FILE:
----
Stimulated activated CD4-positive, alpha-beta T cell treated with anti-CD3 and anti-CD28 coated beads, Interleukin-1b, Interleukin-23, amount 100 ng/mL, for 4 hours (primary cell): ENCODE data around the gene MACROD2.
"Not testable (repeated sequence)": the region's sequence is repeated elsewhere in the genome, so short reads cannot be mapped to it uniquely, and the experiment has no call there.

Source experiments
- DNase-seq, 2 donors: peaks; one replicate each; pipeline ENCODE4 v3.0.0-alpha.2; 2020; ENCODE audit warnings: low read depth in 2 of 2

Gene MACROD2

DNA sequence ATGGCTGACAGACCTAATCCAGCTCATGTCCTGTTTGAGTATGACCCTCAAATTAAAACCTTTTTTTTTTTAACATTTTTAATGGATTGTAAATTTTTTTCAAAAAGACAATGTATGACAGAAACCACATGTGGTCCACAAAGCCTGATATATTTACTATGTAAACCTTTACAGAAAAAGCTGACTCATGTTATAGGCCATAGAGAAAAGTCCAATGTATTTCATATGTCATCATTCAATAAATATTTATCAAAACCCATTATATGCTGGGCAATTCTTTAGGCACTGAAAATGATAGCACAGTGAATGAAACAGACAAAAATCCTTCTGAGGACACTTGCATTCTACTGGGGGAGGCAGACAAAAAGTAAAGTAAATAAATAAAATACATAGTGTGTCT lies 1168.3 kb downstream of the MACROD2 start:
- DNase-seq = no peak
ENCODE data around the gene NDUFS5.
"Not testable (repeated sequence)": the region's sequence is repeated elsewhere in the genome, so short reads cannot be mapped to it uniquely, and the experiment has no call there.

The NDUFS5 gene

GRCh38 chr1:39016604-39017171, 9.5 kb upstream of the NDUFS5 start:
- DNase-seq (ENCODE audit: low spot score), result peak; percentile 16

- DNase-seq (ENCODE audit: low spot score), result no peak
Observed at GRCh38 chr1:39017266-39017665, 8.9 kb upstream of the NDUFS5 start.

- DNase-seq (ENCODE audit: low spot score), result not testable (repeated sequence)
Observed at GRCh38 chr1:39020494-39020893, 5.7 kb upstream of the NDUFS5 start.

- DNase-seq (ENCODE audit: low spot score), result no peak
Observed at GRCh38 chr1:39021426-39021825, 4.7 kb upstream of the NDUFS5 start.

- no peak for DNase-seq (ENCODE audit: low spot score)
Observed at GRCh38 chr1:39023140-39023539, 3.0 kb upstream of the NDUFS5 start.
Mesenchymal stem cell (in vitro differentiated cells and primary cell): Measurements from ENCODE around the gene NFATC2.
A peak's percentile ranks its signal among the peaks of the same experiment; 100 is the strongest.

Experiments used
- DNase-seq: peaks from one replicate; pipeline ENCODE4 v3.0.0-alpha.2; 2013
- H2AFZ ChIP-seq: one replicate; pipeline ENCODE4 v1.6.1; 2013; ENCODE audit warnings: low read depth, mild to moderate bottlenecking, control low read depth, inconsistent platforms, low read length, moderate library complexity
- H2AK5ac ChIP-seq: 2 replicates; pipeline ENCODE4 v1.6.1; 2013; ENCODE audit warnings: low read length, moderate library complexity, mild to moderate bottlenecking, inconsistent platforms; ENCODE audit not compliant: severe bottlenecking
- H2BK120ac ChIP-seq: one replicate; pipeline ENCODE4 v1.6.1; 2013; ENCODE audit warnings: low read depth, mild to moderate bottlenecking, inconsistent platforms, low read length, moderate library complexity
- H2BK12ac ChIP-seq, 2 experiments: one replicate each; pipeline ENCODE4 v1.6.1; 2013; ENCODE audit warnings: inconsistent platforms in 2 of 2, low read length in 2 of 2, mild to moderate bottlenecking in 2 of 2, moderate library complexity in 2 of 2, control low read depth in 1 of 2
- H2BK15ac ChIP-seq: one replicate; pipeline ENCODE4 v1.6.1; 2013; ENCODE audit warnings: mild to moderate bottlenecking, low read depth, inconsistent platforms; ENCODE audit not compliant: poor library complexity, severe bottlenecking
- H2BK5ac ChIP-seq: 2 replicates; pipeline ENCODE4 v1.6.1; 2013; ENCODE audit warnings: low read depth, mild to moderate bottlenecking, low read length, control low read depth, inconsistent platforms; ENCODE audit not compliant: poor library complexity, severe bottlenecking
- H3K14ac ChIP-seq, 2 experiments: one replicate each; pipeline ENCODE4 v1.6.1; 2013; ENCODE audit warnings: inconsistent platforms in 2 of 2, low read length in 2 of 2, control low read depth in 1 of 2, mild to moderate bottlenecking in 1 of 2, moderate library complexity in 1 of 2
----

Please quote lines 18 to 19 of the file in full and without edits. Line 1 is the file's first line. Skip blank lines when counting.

Observed at GRCh38 chr1:39021426-39021825, 4.7 kb upstream of the NDUFS5 start.

- no peak for DNase-seq (ENCODE audit: low spot score)